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We the People state finals Dec. 17 and 18

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The Indiana Bar Foundation is preparing to host its annual We the People state finals later this month.

More than 700 students representing middle and high schools from all over the state will test their knowledge of the U.S. Constitution in the annual competition. Middle school teams will compete from 10 a.m. to 4:30 p.m. Dec. 17, and high school teams will compete from 10 a.m. to 5 p.m. Dec. 18.

Previously held at Union Station in downtown Indianapolis, this year’s We the People competition will be held at Plainfield High School in Hendricks County. Organizers decided to move the event after the loss of federal funding forced budget-cutting measures.
 

wtp-01-15col.jpg Hamilton Southeastern High School students with Indiana Supreme Court Chief Justice Randall Shepard at the 2010 state finals. (Photo Submitted)

Charles R. Dunlap, executive director of the foundation, said the new venue will not affect the competition.

“We are fortunate to have access to a top facility that is centrally located and able to meet our scheduling needs,” Dunlap said. “The competition rooms are close together and the facility can even accommodate lunches for the schools.”

The IBF has worked to reduce expenses and simultaneously raise private funds to maintain a quality competition for the teachers and students who participate. The fundraising campaign, An Hour For Civics, encourages members of the Indiana bar to donate the equivalent of one billable hour to the IBF before Dec. 31. The Indiana State Bar Association has agreed to match up to $100,000 in private, new gifts made to the foundation for any program or general operating expenses.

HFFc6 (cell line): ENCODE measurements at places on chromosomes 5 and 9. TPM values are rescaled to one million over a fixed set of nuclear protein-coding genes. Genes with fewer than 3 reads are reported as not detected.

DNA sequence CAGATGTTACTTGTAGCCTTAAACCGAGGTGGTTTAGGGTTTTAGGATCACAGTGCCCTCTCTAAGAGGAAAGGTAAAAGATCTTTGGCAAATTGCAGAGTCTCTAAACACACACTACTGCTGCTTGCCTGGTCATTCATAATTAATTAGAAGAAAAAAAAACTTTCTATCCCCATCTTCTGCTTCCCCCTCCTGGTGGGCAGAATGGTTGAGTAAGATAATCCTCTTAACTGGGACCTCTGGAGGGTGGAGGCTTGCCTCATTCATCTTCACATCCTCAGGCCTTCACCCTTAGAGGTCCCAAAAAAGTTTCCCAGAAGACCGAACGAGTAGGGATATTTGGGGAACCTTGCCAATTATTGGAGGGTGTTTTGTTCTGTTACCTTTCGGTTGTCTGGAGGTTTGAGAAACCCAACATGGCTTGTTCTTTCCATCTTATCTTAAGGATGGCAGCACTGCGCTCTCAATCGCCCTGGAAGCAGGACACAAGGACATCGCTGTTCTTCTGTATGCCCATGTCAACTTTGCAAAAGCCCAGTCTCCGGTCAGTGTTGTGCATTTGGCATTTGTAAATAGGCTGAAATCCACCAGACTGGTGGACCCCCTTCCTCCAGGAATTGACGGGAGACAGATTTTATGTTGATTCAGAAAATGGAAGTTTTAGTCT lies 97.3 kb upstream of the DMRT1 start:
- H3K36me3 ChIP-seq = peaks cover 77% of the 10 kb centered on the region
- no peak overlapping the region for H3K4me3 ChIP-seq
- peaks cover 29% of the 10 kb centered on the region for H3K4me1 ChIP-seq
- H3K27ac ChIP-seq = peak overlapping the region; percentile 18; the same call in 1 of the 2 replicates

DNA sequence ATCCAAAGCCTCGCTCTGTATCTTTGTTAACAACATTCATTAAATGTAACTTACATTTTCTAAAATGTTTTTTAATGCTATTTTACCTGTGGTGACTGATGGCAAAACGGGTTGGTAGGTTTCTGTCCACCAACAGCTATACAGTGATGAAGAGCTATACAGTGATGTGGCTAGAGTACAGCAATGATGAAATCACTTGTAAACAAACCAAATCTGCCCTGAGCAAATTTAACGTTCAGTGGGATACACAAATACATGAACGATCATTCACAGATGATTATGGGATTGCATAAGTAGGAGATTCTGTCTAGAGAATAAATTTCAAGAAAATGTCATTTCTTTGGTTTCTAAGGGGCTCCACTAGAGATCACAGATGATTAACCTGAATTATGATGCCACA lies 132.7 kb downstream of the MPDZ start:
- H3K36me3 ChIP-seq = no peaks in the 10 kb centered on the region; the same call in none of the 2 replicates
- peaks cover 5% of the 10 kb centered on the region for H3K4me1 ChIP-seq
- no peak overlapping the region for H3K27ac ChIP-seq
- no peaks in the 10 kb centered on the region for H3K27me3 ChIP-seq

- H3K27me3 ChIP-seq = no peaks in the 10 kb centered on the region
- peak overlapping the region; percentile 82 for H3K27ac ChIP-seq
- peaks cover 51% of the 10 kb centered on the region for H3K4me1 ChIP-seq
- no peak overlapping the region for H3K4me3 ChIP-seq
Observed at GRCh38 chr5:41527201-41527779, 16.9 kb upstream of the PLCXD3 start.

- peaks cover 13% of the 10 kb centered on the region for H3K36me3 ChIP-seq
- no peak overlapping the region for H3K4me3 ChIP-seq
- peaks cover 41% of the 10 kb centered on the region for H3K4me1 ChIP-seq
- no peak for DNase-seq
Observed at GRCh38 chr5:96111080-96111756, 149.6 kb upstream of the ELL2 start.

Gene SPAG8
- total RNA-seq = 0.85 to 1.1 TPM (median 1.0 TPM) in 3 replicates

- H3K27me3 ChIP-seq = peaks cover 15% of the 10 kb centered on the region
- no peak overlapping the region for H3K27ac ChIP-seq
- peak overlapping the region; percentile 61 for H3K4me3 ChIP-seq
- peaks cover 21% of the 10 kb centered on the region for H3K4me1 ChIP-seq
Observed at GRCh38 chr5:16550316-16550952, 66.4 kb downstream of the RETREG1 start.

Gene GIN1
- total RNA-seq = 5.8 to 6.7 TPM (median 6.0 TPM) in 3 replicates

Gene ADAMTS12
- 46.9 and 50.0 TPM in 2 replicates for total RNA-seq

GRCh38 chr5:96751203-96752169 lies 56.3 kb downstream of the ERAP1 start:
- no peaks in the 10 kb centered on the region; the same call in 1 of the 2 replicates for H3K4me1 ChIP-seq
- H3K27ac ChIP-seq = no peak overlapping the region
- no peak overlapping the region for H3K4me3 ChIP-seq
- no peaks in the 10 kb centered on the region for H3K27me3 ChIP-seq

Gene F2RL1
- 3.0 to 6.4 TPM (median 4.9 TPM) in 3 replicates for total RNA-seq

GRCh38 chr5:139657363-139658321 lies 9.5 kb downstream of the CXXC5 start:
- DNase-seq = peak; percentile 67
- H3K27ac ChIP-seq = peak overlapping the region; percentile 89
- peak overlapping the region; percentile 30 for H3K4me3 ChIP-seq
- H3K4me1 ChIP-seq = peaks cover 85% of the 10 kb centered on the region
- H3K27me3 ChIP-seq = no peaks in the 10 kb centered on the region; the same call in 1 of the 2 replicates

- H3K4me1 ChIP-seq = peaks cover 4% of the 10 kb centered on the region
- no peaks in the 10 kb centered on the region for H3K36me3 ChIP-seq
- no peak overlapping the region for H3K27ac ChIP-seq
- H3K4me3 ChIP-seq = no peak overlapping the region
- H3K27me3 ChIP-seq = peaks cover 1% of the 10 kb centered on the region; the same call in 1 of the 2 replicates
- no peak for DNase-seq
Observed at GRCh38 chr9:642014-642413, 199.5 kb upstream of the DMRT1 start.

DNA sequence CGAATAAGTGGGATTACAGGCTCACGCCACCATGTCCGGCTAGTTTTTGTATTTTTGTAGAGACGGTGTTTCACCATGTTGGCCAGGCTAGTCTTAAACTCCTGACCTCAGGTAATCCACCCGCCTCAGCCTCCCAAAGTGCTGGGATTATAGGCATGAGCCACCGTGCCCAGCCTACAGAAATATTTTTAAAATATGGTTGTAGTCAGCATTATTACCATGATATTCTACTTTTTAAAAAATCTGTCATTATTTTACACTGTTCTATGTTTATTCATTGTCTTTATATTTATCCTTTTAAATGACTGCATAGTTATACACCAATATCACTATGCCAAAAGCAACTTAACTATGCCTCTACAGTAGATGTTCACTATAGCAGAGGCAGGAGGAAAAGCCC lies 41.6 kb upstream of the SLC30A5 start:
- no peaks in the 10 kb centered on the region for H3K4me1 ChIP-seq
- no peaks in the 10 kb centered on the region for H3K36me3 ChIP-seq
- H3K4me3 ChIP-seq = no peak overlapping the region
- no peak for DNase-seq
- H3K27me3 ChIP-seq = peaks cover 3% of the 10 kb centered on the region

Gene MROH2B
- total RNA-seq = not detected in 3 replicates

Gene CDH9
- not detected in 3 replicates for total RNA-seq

For more information and a list of teams participating in the state finals, see the IBF website: http://www.inbf.org/.•

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  1. So that none are misinformed by my posting wihtout a non de plume here, please allow me to state that I am NOT an Indiana licensed attorney, although I am an Indiana resident approved to practice law and represent clients in Indiana's fed court of Nth Dist and before the 7th circuit. I remain licensed in KS, since 1996, no discipline. This must be clarified since the IN court records will reveal that I did sit for and pass the Indiana bar last February. Yet be not confused by the fact that I was so allowed to be tested .... I am not, to be clear in the service of my duty to be absolutely candid about this, I AM NOT a member of the Indiana bar, and might never be so licensed given my unrepented from errors of thought documented in this opinion, at fn2, which likely supports Mr Smith's initial post in this thread: http://caselaw.findlaw.com/us-7th-circuit/1592921.html